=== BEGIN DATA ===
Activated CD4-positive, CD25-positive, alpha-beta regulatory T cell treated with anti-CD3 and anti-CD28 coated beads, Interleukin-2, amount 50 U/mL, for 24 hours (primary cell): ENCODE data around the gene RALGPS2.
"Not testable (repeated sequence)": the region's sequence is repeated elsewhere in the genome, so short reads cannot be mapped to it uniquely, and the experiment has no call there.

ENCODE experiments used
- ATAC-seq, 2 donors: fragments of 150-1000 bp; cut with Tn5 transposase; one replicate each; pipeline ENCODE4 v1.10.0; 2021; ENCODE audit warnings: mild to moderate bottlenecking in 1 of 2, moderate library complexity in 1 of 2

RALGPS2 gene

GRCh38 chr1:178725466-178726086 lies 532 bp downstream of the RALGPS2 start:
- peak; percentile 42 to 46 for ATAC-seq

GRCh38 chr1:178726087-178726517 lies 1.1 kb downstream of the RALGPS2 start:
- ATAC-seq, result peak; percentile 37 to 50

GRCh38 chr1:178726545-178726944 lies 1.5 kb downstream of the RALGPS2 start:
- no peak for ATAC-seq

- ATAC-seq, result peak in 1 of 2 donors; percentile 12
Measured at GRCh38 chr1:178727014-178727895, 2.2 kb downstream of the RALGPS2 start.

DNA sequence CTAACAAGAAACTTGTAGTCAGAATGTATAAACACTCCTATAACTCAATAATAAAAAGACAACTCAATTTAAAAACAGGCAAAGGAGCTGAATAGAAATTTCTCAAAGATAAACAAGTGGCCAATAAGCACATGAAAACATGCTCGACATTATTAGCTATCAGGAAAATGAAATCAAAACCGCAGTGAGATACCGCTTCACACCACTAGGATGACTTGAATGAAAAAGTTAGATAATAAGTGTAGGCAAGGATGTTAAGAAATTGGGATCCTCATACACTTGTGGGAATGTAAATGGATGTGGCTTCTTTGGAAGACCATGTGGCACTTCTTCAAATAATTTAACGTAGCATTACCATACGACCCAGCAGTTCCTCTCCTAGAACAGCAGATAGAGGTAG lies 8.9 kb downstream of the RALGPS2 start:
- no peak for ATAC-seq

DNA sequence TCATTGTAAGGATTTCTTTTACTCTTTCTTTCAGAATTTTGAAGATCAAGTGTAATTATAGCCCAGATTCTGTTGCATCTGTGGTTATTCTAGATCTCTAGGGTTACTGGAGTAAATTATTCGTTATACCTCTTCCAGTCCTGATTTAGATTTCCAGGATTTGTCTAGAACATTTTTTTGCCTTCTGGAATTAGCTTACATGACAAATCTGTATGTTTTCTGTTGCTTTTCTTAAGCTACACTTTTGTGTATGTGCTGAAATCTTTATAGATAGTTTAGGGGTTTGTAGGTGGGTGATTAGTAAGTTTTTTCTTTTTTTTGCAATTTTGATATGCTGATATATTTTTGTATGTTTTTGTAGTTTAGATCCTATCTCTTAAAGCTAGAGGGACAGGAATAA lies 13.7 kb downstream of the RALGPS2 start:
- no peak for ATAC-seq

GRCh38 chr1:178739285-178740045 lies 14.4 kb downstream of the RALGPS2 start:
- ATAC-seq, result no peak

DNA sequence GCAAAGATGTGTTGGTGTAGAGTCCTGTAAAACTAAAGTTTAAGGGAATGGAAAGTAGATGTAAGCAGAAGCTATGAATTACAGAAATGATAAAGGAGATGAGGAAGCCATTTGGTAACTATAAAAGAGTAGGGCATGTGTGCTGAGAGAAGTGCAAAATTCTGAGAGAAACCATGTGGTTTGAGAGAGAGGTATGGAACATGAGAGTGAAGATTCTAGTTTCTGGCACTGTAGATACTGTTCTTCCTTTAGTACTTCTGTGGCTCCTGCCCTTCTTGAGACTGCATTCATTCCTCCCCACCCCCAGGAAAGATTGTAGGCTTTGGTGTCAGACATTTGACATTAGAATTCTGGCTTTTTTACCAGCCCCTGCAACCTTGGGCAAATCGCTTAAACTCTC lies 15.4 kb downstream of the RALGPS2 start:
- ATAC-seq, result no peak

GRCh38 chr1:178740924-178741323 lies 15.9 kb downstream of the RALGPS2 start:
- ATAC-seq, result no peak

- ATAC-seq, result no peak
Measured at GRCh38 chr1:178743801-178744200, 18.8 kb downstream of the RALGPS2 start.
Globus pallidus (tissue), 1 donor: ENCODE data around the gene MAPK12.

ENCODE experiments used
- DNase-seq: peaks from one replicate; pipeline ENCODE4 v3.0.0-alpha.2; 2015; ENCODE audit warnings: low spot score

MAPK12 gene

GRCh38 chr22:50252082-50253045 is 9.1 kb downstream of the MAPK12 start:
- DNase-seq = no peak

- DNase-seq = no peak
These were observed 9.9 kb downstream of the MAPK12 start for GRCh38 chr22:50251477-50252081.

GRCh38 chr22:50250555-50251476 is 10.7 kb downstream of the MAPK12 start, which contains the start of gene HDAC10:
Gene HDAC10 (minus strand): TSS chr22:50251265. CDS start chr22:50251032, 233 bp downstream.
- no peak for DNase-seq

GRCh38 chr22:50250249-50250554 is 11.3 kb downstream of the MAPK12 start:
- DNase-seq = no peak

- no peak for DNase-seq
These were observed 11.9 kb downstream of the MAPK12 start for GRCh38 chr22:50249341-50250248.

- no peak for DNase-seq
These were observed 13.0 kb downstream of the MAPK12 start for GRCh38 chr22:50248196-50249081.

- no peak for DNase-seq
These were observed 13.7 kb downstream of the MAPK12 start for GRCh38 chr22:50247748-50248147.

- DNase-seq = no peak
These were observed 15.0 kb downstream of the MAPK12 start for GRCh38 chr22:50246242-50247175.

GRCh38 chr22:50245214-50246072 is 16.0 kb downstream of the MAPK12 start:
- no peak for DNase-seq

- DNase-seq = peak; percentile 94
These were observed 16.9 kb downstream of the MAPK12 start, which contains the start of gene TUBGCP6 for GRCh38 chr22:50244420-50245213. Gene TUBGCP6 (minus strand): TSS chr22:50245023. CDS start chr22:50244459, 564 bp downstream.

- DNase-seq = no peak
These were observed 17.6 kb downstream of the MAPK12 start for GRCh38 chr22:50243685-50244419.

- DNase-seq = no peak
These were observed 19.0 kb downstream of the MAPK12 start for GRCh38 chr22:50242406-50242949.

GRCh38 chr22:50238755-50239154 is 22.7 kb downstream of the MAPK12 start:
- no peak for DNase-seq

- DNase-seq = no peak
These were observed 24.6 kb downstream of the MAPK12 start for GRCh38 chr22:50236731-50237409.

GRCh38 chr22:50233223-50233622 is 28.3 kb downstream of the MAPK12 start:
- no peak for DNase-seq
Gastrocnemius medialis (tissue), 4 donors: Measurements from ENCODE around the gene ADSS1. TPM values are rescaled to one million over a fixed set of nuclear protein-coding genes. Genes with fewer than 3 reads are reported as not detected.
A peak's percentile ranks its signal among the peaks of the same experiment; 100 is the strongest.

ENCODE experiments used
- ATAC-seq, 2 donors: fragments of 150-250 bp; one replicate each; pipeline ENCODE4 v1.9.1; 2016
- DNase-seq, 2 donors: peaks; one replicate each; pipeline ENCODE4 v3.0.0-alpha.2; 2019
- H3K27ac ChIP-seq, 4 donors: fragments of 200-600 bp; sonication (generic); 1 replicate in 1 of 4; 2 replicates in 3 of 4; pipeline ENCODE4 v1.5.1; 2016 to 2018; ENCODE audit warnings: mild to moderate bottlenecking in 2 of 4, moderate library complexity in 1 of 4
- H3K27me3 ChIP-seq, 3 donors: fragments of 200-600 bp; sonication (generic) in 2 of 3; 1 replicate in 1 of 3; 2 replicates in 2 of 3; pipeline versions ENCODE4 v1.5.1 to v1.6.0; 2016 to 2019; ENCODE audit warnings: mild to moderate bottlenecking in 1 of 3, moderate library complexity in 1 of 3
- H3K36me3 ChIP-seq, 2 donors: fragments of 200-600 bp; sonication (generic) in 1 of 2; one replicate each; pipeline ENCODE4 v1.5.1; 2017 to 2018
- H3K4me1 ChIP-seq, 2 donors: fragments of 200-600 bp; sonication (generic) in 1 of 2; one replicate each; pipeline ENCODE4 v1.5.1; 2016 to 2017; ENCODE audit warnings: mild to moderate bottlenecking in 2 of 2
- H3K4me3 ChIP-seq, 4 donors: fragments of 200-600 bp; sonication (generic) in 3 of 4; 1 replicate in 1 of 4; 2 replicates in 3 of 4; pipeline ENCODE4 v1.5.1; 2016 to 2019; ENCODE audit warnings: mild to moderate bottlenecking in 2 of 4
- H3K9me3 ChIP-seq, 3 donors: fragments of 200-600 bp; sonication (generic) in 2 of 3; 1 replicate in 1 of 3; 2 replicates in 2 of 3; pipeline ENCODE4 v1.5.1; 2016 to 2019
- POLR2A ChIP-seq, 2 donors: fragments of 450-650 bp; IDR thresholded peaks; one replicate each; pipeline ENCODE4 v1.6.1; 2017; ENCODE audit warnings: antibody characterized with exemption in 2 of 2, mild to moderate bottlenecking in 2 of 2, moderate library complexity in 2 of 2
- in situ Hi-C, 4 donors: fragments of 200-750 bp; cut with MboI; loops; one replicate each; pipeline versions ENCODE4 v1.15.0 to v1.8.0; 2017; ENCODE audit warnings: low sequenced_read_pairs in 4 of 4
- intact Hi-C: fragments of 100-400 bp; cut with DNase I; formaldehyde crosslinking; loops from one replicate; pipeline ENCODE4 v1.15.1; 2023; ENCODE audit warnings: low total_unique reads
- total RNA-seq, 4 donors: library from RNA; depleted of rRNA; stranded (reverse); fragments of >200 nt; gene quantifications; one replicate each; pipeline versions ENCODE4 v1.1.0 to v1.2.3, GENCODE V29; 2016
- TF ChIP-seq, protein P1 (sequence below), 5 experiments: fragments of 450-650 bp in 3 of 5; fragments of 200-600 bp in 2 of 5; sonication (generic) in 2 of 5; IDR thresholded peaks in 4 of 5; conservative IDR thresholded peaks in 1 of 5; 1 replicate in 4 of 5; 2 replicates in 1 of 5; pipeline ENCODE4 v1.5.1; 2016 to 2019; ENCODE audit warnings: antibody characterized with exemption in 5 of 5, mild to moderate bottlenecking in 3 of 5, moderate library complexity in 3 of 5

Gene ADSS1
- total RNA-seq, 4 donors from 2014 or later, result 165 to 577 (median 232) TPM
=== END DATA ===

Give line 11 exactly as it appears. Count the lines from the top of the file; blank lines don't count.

- no peak for ATAC-seq